By Juni Kim
Shortly after sunrise on March 9th, 2020, North Korea launched three short-range missiles from its eastern coast, which flew approximately 200 kilometers (125 miles) before landing into the East Sea. The test was the second launch conducted by North Korea in a week following a test on March 2nd of two similar projectiles. The recent tests end North Korea’s three-month long break from testing following a half-year period of monthly missile tests.
While recent testing is concerning, none of the missiles tested in 2019 and so far in 2020 have included intercontinental ballistic missiles (ICBM). Previous ICBM tests conducted by North Korea in 2017 demonstrated the regime’s capability of targeting American territory.
It is not clear whether North Korea uses its missile testing for political signaling or whether it’s testing is for technical purposes. Caution should be used in reading between the lines of North Korea’s behavior. However, the long break in missile testing from the end of 2017 to May 2019 may be related to Kim Jong-un’s 2018 diplomatic initiatives and to the revival of inter-Korean peace talks. Kim’s sudden willingness to engage in dialogue led to summit meetings with Moon Jae-in, Donald Trump, Xi Jinping, and Vladimir Putin. Those meetings sparked hope of a potential breakthrough in inter-Korean relations and North Korea’s denuclearization.
The resumption of short-range missile testing starting in 2019 and continuing into 2020 likely demonstrates the end of this “honeymoon” period in the peninsula peace process following the no-deal conclusion to the U.S.-North Korea summit in Hanoi in February 2019 and the breakdown in talks in the year since then. Despite a brief meeting between Trump, Moon, and Kim at the DMZ last June, North Korea has shifted back to its status quo of regular weapons testing, though with the notable absence of nuclear and ICBM testing. The recent missile tests may demonstrate that North Korea will continue its pattern of regular testing in 2020.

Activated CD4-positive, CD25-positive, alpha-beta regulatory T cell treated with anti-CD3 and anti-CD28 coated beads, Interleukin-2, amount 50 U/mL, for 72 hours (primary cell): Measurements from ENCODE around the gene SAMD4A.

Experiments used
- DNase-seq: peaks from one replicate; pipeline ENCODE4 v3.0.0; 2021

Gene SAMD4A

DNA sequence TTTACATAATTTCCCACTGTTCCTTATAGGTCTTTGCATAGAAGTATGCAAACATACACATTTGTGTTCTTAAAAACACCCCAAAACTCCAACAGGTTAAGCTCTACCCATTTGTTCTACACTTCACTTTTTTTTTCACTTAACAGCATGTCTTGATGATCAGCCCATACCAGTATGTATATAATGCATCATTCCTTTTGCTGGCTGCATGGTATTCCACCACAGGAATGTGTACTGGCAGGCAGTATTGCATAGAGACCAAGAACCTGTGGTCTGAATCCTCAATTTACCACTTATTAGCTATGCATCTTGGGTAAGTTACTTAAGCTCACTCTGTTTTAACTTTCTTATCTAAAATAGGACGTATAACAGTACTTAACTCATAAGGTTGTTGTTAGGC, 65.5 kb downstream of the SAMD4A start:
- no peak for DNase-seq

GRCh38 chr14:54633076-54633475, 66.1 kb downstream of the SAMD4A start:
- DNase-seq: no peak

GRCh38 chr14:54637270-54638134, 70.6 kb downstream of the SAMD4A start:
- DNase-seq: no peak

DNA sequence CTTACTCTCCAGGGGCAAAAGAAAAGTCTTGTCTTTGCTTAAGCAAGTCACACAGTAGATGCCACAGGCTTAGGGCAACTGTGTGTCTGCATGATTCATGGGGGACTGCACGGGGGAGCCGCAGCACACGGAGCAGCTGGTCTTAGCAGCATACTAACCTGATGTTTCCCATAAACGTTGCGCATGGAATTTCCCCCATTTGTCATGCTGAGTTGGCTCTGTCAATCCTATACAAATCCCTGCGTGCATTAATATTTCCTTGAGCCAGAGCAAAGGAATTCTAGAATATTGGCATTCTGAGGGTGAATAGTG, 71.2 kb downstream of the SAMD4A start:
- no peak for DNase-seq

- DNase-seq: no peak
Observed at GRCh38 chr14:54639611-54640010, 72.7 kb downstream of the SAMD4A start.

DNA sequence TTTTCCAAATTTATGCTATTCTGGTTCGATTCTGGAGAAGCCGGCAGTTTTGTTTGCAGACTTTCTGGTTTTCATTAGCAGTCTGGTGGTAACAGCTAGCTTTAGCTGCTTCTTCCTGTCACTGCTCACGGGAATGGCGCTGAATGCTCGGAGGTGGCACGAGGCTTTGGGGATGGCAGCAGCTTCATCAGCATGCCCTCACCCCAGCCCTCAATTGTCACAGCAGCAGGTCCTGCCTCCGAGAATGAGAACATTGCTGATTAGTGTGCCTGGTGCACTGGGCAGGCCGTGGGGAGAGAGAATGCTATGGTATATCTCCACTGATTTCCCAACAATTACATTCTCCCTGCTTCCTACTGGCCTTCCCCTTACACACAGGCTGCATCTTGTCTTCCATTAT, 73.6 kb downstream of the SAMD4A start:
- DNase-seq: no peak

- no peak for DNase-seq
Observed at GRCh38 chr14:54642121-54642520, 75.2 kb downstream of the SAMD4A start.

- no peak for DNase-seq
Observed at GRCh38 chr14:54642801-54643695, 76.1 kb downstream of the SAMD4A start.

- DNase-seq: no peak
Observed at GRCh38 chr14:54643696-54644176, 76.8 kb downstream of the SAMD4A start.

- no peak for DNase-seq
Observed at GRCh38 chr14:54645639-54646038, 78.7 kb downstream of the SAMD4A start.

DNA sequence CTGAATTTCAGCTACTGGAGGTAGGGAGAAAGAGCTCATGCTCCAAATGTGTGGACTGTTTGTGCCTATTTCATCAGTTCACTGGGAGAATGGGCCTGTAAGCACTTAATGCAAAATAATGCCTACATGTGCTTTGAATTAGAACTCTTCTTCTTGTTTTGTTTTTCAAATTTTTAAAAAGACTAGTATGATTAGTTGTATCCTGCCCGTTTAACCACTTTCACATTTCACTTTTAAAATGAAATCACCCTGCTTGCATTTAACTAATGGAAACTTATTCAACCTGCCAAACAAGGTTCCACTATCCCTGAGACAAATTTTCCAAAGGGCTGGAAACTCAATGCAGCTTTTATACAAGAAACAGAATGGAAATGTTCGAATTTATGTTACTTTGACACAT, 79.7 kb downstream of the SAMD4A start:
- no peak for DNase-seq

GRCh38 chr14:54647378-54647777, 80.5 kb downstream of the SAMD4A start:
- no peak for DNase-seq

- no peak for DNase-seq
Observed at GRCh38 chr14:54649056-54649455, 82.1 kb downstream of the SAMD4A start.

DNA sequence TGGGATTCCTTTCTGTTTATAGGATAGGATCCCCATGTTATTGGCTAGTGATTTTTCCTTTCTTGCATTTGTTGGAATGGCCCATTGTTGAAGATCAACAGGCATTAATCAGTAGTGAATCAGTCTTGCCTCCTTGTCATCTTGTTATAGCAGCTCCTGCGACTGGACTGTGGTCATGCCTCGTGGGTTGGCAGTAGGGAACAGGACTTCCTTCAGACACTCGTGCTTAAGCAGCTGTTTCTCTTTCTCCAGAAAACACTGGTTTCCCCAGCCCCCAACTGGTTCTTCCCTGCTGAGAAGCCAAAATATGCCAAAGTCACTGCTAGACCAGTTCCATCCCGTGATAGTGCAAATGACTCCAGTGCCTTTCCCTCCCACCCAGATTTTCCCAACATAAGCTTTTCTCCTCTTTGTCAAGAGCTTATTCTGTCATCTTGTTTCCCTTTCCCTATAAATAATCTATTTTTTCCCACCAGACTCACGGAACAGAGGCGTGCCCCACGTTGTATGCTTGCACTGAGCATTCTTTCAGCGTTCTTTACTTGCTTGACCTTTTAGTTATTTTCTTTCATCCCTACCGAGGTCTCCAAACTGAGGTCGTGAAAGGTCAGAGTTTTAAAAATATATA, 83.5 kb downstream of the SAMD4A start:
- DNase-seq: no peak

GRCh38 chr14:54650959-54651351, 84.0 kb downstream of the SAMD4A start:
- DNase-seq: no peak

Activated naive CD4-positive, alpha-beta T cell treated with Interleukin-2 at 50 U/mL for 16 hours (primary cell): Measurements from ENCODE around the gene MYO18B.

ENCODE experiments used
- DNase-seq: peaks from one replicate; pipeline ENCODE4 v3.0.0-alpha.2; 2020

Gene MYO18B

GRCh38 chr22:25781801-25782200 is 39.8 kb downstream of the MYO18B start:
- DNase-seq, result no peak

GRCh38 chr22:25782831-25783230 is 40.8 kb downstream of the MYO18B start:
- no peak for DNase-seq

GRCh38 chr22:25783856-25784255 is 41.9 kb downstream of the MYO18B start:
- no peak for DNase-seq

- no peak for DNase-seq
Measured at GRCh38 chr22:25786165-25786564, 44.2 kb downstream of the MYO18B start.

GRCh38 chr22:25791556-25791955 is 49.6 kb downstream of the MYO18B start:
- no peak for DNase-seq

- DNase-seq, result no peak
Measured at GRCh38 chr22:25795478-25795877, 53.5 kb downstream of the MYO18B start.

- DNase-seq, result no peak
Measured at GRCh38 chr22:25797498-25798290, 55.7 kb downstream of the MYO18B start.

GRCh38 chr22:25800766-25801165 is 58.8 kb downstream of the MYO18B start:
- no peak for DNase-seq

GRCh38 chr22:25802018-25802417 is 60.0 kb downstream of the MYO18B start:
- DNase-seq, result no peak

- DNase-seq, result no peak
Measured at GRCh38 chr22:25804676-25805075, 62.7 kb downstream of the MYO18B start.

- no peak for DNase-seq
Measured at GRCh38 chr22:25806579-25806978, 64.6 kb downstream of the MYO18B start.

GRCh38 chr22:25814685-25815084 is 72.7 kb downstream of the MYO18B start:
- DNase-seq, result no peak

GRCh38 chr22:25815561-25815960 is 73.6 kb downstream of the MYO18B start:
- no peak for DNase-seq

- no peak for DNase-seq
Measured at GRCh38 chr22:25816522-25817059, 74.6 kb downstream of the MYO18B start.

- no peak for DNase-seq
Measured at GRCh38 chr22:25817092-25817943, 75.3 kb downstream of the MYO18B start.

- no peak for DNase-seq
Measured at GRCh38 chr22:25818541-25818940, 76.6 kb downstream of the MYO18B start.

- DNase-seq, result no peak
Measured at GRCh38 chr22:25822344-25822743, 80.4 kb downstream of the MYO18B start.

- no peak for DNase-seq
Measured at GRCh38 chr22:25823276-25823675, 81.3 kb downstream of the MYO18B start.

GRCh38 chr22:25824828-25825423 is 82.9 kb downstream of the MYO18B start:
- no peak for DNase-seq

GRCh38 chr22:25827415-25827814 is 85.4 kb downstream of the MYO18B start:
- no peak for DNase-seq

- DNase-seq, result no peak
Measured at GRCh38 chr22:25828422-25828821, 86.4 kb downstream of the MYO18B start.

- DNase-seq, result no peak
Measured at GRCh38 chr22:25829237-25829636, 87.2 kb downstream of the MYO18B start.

The timing of the two March missile tests is curious in light of the COVID-19 crisis currently gripping much of the world. While North Korean officials have denied that there are any cases in their country, Daily NK reported last week that there have been nearly 200 COVID-19 related deaths in North Korea with thousands of soldiers in quarantine, and U.S. Forces Korea commander Robert Abrams stated that the Pentagon is “fairly certain” that the country is grappling with the crisis. The missile tests could be a projection of national strength to counter reports of North Korea’s problems in containing the virus. North Korea state media reported that Kim Jong-un personally attended the latest missile launch, which may be a signal to both domestic and international audiences that the North Korean leader is still firmly in control of his country despite the virus’s outbreak.
Juni Kim is the Senior Manager for Operations and Technology at the Korea Economic Institute of America (KEI). The views expressed here are the author’s alone. Graphics by Juni Kim.
Photo from Prachatai’s photostream on flickr Creative Commons.